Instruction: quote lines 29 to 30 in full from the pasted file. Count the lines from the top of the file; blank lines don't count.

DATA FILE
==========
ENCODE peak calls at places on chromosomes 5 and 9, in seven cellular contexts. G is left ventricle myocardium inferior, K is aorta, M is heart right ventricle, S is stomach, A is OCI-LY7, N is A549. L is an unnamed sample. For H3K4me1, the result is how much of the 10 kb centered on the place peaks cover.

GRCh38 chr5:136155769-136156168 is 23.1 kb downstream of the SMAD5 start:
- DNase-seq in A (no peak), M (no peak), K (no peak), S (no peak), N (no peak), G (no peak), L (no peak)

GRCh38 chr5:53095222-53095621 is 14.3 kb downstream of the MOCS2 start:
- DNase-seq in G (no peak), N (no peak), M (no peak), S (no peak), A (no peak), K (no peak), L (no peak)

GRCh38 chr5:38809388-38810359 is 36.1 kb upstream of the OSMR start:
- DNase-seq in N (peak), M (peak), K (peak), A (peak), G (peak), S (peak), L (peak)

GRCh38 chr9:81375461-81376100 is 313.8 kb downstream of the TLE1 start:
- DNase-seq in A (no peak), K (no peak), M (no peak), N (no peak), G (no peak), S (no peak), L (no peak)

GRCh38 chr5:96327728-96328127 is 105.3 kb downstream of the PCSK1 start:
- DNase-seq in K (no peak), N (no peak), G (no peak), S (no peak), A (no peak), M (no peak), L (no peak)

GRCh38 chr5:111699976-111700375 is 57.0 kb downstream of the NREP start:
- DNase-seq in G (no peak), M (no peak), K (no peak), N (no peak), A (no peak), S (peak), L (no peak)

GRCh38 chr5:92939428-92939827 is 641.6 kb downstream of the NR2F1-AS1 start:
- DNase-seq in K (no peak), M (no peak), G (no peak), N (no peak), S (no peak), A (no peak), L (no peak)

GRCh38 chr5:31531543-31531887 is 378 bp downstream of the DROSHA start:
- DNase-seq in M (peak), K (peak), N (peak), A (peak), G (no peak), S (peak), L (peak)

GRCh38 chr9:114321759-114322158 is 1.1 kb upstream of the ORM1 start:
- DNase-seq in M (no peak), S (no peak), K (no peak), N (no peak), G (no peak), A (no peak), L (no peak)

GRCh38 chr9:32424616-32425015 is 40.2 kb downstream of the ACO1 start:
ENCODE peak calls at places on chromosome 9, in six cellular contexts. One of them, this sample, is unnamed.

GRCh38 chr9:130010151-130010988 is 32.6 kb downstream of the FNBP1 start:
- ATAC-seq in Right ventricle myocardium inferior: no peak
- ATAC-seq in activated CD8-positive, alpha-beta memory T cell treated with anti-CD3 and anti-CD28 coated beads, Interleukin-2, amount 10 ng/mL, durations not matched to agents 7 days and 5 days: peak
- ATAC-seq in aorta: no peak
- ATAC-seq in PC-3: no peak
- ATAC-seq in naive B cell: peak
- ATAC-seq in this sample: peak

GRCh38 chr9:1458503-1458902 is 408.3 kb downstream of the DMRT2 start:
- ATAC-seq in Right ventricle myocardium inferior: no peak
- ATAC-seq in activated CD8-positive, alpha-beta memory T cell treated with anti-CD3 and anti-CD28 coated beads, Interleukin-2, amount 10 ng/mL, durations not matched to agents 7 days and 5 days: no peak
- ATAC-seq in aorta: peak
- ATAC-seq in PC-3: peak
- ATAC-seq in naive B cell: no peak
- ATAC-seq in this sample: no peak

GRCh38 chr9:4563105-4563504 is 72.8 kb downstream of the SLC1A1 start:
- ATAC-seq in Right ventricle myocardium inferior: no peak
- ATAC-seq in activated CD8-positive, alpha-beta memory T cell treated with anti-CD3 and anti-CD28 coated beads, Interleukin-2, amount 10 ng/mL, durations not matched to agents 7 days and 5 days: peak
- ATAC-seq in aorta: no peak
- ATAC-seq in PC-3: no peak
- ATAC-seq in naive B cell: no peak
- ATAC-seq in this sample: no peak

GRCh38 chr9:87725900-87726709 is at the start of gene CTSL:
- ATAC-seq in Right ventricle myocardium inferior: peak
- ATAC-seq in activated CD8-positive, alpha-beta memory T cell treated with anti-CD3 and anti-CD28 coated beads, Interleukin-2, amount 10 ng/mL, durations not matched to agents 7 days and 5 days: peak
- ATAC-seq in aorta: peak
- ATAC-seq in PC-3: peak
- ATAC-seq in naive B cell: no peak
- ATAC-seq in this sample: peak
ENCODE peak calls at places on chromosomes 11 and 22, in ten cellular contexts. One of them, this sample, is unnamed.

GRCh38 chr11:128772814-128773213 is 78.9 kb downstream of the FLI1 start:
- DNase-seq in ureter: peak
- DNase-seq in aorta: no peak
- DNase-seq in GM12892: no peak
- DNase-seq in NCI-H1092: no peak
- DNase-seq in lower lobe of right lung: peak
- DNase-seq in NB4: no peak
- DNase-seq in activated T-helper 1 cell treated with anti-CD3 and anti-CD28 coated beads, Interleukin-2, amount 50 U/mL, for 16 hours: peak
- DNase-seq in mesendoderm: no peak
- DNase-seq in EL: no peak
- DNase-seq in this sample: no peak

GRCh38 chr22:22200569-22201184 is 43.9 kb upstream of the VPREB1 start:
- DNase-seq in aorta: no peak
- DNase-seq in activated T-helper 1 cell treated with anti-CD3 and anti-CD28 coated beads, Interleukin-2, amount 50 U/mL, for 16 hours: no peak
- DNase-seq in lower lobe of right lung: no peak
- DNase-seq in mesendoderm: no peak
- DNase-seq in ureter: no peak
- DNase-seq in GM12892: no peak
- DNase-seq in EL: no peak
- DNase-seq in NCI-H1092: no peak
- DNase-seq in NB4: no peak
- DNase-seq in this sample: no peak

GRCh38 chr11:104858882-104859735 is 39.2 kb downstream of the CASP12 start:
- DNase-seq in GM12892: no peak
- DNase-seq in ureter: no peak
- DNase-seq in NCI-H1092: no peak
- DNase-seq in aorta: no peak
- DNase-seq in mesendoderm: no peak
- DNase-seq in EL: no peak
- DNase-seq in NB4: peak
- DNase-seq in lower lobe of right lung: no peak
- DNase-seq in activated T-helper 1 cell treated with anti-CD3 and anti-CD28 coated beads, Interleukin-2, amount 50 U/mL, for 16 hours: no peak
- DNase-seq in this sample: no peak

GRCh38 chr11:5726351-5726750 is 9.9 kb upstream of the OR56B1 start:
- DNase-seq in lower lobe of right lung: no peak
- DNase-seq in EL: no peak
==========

GRCh38 chr9:1458503-1458902 is 408.3 kb downstream of the DMRT2 start:
- ATAC-seq in Right ventricle myocardium inferior: no peak